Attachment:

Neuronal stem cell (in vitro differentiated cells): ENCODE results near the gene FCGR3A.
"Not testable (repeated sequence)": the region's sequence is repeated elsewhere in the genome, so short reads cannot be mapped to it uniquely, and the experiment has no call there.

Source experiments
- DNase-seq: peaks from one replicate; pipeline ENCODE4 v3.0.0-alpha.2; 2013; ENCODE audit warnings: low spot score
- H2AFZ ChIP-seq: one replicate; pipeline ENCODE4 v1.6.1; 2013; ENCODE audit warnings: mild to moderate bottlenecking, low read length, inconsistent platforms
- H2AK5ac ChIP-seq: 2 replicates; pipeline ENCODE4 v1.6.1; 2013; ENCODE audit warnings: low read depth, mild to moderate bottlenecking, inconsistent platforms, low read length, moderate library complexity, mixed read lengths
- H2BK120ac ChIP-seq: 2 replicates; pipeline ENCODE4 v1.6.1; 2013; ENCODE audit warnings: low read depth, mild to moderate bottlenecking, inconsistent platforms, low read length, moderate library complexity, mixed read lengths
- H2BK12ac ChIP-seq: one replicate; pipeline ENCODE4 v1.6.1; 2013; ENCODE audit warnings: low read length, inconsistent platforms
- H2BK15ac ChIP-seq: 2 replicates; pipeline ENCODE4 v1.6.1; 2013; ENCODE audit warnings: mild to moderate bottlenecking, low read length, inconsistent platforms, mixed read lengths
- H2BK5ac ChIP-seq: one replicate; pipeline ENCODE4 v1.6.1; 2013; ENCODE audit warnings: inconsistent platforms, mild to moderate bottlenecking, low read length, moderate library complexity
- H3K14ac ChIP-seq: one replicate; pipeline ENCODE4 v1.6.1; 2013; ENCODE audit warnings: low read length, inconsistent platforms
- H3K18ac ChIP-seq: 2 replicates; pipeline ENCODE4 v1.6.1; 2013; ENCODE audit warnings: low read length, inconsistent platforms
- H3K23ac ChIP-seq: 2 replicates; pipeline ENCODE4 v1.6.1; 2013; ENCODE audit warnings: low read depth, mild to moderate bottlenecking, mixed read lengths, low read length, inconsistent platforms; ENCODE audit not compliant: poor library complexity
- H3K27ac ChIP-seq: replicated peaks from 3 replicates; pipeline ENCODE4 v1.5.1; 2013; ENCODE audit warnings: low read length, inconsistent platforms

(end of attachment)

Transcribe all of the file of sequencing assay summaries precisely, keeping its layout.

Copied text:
Neuronal stem cell (in vitro differentiated cells): ENCODE results near the gene FCGR3A.
"Not testable (repeated sequence)": the region's sequence is repeated elsewhere in the genome, so short reads cannot be mapped to it uniquely, and the experiment has no call there.

Source experiments
- DNase-seq: peaks from one replicate; pipeline ENCODE4 v3.0.0-alpha.2; 2013; ENCODE audit warnings: low spot score
- H2AFZ ChIP-seq: one replicate; pipeline ENCODE4 v1.6.1; 2013; ENCODE audit warnings: mild to moderate bottlenecking, low read length, inconsistent platforms
- H2AK5ac ChIP-seq: 2 replicates; pipeline ENCODE4 v1.6.1; 2013; ENCODE audit warnings: low read depth, mild to moderate bottlenecking, inconsistent platforms, low read length, moderate library complexity, mixed read lengths
- H2BK120ac ChIP-seq: 2 replicates; pipeline ENCODE4 v1.6.1; 2013; ENCODE audit warnings: low read depth, mild to moderate bottlenecking, inconsistent platforms, low read length, moderate library complexity, mixed read lengths
- H2BK12ac ChIP-seq: one replicate; pipeline ENCODE4 v1.6.1; 2013; ENCODE audit warnings: low read length, inconsistent platforms
- H2BK15ac ChIP-seq: 2 replicates; pipeline ENCODE4 v1.6.1; 2013; ENCODE audit warnings: mild to moderate bottlenecking, low read length, inconsistent platforms, mixed read lengths
- H2BK5ac ChIP-seq: one replicate; pipeline ENCODE4 v1.6.1; 2013; ENCODE audit warnings: inconsistent platforms, mild to moderate bottlenecking, low read length, moderate library complexity
- H3K14ac ChIP-seq: one replicate; pipeline ENCODE4 v1.6.1; 2013; ENCODE audit warnings: low read length, inconsistent platforms
- H3K18ac ChIP-seq: 2 replicates; pipeline ENCODE4 v1.6.1; 2013; ENCODE audit warnings: low read length, inconsistent platforms
- H3K23ac ChIP-seq: 2 replicates; pipeline ENCODE4 v1.6.1; 2013; ENCODE audit warnings: low read depth, mild to moderate bottlenecking, mixed read lengths, low read length, inconsistent platforms; ENCODE audit not compliant: poor library complexity
- H3K27ac ChIP-seq: replicated peaks from 3 replicates; pipeline ENCODE4 v1.5.1; 2013; ENCODE audit warnings: low read length, inconsistent platforms